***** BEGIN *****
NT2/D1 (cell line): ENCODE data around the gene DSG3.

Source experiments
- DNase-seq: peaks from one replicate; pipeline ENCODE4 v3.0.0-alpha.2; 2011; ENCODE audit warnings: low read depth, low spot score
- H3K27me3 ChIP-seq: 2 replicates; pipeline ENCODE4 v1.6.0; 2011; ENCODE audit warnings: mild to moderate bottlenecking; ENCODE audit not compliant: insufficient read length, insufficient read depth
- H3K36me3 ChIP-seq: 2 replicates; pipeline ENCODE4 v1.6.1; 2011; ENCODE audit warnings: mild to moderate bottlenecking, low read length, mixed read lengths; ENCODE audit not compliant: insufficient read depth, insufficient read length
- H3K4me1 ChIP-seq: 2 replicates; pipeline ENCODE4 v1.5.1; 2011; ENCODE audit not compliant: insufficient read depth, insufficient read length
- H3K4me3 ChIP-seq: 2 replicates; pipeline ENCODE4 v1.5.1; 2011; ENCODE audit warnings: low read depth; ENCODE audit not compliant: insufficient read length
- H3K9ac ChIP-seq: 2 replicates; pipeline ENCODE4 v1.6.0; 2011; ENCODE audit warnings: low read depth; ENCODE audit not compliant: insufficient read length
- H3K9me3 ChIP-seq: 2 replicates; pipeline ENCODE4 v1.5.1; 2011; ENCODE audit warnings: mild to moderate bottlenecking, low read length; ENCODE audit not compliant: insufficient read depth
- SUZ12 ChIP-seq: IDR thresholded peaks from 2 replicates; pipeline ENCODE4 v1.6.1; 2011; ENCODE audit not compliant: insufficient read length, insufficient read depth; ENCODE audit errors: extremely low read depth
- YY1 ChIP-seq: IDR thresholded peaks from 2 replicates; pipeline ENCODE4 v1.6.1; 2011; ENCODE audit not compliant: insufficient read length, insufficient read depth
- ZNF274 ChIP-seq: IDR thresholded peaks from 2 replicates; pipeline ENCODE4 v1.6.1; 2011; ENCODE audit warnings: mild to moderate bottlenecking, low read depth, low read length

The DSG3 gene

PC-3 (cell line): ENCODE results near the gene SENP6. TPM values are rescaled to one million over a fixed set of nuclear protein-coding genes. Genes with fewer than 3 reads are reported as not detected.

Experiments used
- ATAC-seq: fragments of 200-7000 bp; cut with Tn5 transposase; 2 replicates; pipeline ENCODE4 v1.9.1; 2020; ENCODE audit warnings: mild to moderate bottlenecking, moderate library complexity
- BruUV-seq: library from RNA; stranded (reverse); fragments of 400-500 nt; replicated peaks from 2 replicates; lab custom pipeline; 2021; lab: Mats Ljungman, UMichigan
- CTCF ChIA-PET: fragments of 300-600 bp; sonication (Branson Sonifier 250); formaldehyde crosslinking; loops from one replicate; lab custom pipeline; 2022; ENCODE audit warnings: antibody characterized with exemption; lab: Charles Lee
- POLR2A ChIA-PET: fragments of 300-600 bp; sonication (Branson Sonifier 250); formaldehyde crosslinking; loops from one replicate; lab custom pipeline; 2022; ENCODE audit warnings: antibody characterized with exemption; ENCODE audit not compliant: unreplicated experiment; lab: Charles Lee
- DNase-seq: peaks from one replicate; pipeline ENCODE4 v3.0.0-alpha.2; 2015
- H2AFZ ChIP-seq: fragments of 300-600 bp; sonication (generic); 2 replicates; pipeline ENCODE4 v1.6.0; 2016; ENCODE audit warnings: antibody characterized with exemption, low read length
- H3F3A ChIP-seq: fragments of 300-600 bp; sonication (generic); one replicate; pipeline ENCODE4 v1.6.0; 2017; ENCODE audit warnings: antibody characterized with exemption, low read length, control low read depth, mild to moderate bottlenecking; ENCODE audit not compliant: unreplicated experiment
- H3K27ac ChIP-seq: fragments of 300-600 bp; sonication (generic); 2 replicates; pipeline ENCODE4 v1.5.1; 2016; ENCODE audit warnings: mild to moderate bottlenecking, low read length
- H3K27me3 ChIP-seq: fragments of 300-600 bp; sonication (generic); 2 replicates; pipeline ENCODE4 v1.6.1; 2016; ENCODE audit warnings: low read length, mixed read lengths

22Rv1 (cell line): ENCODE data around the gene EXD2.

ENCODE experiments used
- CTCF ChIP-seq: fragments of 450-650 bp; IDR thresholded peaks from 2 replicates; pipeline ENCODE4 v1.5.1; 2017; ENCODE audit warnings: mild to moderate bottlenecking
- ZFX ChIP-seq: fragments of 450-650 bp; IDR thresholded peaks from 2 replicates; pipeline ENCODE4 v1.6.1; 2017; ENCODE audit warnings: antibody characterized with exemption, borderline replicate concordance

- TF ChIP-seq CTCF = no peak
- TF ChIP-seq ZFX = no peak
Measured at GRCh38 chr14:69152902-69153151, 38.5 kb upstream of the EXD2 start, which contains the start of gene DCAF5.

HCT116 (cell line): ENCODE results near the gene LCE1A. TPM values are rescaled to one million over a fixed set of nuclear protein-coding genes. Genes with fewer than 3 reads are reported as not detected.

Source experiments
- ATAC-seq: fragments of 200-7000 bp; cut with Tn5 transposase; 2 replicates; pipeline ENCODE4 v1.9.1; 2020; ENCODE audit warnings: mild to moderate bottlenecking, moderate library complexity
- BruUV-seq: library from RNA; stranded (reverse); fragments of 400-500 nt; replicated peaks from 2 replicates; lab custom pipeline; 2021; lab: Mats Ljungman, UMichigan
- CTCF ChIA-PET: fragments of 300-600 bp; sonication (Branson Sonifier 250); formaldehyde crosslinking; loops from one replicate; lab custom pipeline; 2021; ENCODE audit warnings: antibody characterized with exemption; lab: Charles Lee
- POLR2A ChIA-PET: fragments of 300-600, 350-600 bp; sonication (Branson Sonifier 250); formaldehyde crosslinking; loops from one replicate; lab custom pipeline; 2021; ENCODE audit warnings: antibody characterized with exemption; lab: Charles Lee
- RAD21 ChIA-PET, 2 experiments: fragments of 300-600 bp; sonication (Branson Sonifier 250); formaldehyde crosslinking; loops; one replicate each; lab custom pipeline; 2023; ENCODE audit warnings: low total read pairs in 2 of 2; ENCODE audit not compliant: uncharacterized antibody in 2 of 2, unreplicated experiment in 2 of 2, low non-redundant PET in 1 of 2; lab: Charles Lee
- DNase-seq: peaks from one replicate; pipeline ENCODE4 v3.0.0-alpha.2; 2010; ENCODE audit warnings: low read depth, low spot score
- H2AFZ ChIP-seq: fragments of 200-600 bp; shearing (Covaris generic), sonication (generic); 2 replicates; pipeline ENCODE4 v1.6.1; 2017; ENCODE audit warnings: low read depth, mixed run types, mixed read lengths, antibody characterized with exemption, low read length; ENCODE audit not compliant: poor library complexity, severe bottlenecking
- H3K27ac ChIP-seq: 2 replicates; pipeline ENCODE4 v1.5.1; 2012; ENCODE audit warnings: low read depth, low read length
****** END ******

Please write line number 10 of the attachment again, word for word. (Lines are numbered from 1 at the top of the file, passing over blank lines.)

- SUZ12 ChIP-seq: IDR thresholded peaks from 2 replicates; pipeline ENCODE4 v1.6.1; 2011; ENCODE audit not compliant: insufficient read length, insufficient read depth; ENCODE audit errors: extremely low read depth